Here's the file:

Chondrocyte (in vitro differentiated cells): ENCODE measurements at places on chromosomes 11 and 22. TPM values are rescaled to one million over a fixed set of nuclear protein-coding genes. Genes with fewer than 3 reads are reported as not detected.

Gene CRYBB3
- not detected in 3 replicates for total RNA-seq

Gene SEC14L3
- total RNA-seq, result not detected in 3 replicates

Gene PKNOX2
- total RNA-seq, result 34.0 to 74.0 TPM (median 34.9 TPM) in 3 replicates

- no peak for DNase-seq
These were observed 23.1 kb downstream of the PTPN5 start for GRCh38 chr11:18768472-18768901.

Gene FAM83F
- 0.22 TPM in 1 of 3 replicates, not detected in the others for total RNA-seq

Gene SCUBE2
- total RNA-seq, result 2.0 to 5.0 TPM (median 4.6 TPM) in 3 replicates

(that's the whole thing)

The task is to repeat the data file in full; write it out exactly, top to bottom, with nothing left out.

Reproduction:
Chondrocyte (in vitro differentiated cells): ENCODE measurements at places on chromosomes 11 and 22. TPM values are rescaled to one million over a fixed set of nuclear protein-coding genes. Genes with fewer than 3 reads are reported as not detected.

Gene CRYBB3
- not detected in 3 replicates for total RNA-seq

Gene SEC14L3
- total RNA-seq, result not detected in 3 replicates

Gene PKNOX2
- total RNA-seq, result 34.0 to 74.0 TPM (median 34.9 TPM) in 3 replicates

- no peak for DNase-seq
These were observed 23.1 kb downstream of the PTPN5 start for GRCh38 chr11:18768472-18768901.

Gene FAM83F
- 0.22 TPM in 1 of 3 replicates, not detected in the others for total RNA-seq

Gene SCUBE2
- total RNA-seq, result 2.0 to 5.0 TPM (median 4.6 TPM) in 3 replicates